The Meadows Blog

Wednesday, 28 March 2012 20:00

THE MEADOWS ANNOUNCES NEW LIAISONS

The Meadows is pleased to announce the addition of Joan Sputh and Peter Stavropoulos to their Business Development team.

Sputh has 30 years of successful sales and sales management experience covering territories coast-to-coast with her primary focus in the medical industry.   Eighteen years were spent with Johnson & Johnson in wound management and infection control.  Most recently Joan’s work focused on adolescent behavioral health and substance abuse issues. Sputh will oversee outreach activities for The Meadows in the Northwest region of the United States, including Washington and Oregon with coverage of Montana, Idaho and Utah.

Stavropoulos has been a Certified Rehabilitation Counselor for over 12 years; he has five years of experience providing case management services to individuals with physical disabilities and behavioral health issues, as well as over six years of experience working as a Regional Sales Manager in the pharmaceutical industry. Stavropoulos will oversee New York, New Jersey and Connecticut outreach activities for The Meadows.

"We are delighted to have Joan and Peter join The Meadows team," said Patty Evans, Senior Vice President of Business Development for The Meadows. "Their passion for helping people in need of trauma and addiction treatment will be a great asset to our program. I am confident they will help behavioral health care professionals in their areas gain a better understanding of the important work The Meadows is dedicated to doing; helping patients deal with life's most difficult challenges, including addiction, trauma, abuse, depression, divorce, grief and loss, or psychiatric disorders."

For over 35 years, The Meadows has been a leading trauma and addiction treatment center. In that time, they have helped more than 20,000 patients in one of their three centers or in national workshops.The Meadows world-class team of Senior Fellows, Psychiatrists, Therapists and Counselors treat the symptoms of addiction and the underlying issues that cause lifelong patterns of self-destructive behavior. The Meadows is a Level 1 psychiatric hospital that is accredited by the Joint Commission.

Published in Blog

The Meadows, one of America's leading centers for the treatment of addiction and trauma, presents an ongoing series of videos featuring leading experts in the field of mental health, including Dr. Jerry Boriskin, Maureen Canning, and John Bradshaw, among others.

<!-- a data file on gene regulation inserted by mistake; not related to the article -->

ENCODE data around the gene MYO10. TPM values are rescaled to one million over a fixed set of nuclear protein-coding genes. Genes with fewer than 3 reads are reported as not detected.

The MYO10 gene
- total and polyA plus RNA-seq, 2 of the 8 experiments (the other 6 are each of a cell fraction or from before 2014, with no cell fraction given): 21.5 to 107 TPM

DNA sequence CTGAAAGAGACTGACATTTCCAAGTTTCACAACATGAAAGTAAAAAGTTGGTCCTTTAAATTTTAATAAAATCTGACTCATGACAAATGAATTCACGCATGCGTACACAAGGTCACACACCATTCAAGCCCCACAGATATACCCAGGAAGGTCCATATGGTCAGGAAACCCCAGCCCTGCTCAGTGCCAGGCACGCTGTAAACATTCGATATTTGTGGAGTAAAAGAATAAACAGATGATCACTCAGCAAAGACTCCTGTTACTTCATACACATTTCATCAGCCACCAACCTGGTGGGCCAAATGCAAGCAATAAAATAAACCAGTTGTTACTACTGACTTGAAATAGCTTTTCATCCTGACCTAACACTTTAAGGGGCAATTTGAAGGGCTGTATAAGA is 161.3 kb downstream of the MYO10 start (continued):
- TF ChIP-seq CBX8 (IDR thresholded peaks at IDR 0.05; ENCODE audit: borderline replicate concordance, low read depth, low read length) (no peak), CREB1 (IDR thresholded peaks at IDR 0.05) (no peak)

In the first installment of this series, Dr. Jerry Boriskin, senior fellow at The Meadows, introduces himself and discusses his 30-year career as a licensed psychologist and educator working in the fields of post-traumatic stress disorder (PTSD) and co-occurring addictive disorders. (Co-occurring disorders exist in an individual who has one or more addictive disorders and one or more psychiatric disorders.)

"My passion is teaching about how PTSD and addictions work together," he explains.

Dr. Boriskin is an author, lecturer, and clinician with expertise in treating trauma, PTSD, and addictive disorders. He was an early advocate for the use of extended care and has developed two extended residential treatment programs for co-occurring disorders. He has authored several books, including PTSD and Addiction: A Practical Guide for Clinicians and Counselors and At Wit's End: What Families Need to Know When A Loved One is Diagnosed With Addiction and Mental Illness. He currently is working on a book focusing on Complex PTSD, the most complicated type of post-traumatic stress disorder. The working title is Dancing With Demons: Why People With Complicated Post-traumatic Stress Disorder Live in the Past, Dread the Future, and Live in the Moment.

"I think that title captures the essence of a lot of what I'm trying to teach," he says.

To view Dr. Boriskin's video - and other videos in the series - see www.youtube.com/themeadowswickenburg. For more about The Meadows' innovative treatment program for PTSD and other disorders, see www.themeadows.org or call The Meadows at 800-244-4949.

Published in Blog
Tuesday, 28 December 2010 19:00

Equine Assisted Psychotherapy & The Meadows

Upon arriving at The Meadows, many patients are charmed by the view of equine activities at nearby ranches. They frequently ask about having Equine Assisted Psychotherapy (EAP) as part of their primary treatment program. As a direct result of these requests, EAP is among the newest offerings coming to The Meadows. The initial challenge was finding a provider who was knowledgeable about both EAP and The Meadows' unique model of treatment. Molly Cook, LCSW, LISAC, has experience as a family and primary counselor at The Meadows, as well as at other addiction treatment centers; she also has been trained in EAP by the Equine Assisted Growth and Learning Association (EAGALA). Working around horses since she was a teen, Molly has significant experience using EAP in her private practice. She now blends her EAGALA training and her experience with The Meadows' model into effective therapeutic sessions.